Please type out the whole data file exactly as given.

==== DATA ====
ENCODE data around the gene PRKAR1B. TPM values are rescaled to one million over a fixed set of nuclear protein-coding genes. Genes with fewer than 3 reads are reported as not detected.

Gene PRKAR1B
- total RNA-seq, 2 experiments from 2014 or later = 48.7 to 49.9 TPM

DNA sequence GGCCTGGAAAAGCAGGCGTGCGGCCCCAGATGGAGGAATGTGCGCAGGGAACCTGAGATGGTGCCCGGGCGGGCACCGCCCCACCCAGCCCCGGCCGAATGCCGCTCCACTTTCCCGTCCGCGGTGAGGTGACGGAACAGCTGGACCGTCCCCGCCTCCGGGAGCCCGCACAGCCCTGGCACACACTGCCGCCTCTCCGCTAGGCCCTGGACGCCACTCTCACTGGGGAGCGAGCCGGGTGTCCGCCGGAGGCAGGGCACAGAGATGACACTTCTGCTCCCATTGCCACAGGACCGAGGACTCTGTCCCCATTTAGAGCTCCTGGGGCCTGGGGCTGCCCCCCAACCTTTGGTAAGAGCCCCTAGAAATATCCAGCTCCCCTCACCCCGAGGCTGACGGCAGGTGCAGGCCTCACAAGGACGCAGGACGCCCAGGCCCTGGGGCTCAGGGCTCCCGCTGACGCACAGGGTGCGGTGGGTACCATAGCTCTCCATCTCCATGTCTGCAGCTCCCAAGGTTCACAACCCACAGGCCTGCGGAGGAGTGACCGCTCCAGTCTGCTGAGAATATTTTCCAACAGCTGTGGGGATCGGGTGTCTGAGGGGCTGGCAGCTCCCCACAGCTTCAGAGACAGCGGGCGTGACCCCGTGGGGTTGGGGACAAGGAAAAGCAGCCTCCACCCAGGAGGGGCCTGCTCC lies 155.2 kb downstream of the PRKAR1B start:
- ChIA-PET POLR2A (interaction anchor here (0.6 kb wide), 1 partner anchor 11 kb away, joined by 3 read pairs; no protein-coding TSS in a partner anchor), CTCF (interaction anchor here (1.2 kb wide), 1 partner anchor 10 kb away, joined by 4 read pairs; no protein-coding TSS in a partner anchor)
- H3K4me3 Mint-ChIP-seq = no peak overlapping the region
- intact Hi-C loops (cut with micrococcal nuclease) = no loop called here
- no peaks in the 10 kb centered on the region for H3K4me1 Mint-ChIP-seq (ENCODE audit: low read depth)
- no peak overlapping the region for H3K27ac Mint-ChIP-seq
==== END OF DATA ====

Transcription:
ENCODE data around the gene PRKAR1B. TPM values are rescaled to one million over a fixed set of nuclear protein-coding genes. Genes with fewer than 3 reads are reported as not detected.

Gene PRKAR1B
- total RNA-seq, 2 experiments from 2014 or later = 48.7 to 49.9 TPM

DNA sequence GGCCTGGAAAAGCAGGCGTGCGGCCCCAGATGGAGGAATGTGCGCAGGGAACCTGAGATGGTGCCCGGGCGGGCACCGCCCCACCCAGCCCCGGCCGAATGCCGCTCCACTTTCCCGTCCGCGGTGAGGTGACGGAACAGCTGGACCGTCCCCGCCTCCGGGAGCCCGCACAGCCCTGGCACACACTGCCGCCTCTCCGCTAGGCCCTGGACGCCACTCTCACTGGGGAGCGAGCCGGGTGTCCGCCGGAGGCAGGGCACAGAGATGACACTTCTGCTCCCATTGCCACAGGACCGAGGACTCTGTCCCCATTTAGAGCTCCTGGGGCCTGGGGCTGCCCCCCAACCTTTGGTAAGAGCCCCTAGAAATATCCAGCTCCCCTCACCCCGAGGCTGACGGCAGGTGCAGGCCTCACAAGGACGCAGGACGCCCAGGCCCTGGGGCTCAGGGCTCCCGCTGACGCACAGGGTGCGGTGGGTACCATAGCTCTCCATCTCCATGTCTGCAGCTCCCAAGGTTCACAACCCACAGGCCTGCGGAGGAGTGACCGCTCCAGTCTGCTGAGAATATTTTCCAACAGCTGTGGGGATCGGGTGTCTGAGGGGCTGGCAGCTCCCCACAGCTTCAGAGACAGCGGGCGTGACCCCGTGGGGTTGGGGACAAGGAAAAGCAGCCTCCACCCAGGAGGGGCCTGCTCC lies 155.2 kb downstream of the PRKAR1B start:
- ChIA-PET POLR2A (interaction anchor here (0.6 kb wide), 1 partner anchor 11 kb away, joined by 3 read pairs; no protein-coding TSS in a partner anchor), CTCF (interaction anchor here (1.2 kb wide), 1 partner anchor 10 kb away, joined by 4 read pairs; no protein-coding TSS in a partner anchor)
- H3K4me3 Mint-ChIP-seq = no peak overlapping the region
- intact Hi-C loops (cut with micrococcal nuclease) = no loop called here
- no peaks in the 10 kb centered on the region for H3K4me1 Mint-ChIP-seq (ENCODE audit: low read depth)
- no peak overlapping the region for H3K27ac Mint-ChIP-seq